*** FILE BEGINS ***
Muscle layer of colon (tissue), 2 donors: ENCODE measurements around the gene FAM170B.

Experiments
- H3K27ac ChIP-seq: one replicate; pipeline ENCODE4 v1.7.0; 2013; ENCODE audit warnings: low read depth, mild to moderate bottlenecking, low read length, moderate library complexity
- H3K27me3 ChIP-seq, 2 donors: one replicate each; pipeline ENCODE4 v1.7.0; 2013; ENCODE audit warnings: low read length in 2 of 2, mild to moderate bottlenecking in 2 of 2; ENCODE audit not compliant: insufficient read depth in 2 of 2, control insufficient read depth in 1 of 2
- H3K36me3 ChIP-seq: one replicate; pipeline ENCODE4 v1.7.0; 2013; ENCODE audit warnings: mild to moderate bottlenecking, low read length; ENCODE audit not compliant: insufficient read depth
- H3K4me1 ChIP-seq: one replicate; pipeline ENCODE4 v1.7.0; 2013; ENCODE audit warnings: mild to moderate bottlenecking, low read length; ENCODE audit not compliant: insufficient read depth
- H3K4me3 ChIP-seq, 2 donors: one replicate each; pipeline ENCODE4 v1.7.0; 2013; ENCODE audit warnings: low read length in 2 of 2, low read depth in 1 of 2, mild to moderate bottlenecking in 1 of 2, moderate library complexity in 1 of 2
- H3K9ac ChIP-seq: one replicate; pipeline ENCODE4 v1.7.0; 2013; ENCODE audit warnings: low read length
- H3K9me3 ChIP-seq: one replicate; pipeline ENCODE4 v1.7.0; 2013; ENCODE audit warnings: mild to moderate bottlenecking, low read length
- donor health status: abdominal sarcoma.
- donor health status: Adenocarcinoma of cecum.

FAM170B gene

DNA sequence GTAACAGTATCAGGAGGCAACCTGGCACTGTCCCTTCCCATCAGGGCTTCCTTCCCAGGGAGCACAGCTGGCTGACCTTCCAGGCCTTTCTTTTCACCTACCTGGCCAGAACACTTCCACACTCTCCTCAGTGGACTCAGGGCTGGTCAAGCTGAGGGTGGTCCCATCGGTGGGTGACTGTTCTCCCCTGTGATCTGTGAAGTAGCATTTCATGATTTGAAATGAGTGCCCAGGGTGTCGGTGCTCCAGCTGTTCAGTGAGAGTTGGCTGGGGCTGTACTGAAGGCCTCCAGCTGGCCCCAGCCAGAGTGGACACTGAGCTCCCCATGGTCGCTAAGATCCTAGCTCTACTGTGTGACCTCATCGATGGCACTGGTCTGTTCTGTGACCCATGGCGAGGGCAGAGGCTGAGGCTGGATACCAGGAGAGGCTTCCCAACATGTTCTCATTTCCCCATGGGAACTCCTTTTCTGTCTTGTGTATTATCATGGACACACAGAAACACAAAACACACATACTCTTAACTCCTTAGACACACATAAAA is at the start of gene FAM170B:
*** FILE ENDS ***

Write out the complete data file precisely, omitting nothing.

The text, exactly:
Muscle layer of colon (tissue), 2 donors: ENCODE measurements around the gene FAM170B.

Experiments
- H3K27ac ChIP-seq: one replicate; pipeline ENCODE4 v1.7.0; 2013; ENCODE audit warnings: low read depth, mild to moderate bottlenecking, low read length, moderate library complexity
- H3K27me3 ChIP-seq, 2 donors: one replicate each; pipeline ENCODE4 v1.7.0; 2013; ENCODE audit warnings: low read length in 2 of 2, mild to moderate bottlenecking in 2 of 2; ENCODE audit not compliant: insufficient read depth in 2 of 2, control insufficient read depth in 1 of 2
- H3K36me3 ChIP-seq: one replicate; pipeline ENCODE4 v1.7.0; 2013; ENCODE audit warnings: mild to moderate bottlenecking, low read length; ENCODE audit not compliant: insufficient read depth
- H3K4me1 ChIP-seq: one replicate; pipeline ENCODE4 v1.7.0; 2013; ENCODE audit warnings: mild to moderate bottlenecking, low read length; ENCODE audit not compliant: insufficient read depth
- H3K4me3 ChIP-seq, 2 donors: one replicate each; pipeline ENCODE4 v1.7.0; 2013; ENCODE audit warnings: low read length in 2 of 2, low read depth in 1 of 2, mild to moderate bottlenecking in 1 of 2, moderate library complexity in 1 of 2
- H3K9ac ChIP-seq: one replicate; pipeline ENCODE4 v1.7.0; 2013; ENCODE audit warnings: low read length
- H3K9me3 ChIP-seq: one replicate; pipeline ENCODE4 v1.7.0; 2013; ENCODE audit warnings: mild to moderate bottlenecking, low read length
- donor health status: abdominal sarcoma.
- donor health status: Adenocarcinoma of cecum.

FAM170B gene

DNA sequence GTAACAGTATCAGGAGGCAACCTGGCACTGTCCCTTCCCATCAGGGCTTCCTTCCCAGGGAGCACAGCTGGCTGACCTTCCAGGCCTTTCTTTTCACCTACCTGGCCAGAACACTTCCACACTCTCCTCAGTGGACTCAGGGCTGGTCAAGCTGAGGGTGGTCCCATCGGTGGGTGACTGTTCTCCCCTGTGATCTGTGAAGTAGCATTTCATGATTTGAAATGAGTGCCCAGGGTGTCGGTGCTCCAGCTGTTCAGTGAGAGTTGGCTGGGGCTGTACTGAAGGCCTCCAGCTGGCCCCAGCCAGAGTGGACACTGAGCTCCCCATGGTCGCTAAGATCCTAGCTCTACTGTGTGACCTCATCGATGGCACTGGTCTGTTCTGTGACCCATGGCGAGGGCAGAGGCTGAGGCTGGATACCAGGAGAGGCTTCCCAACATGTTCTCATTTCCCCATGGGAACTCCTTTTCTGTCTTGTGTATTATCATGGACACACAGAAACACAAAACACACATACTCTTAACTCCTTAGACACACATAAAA is at the start of gene FAM170B: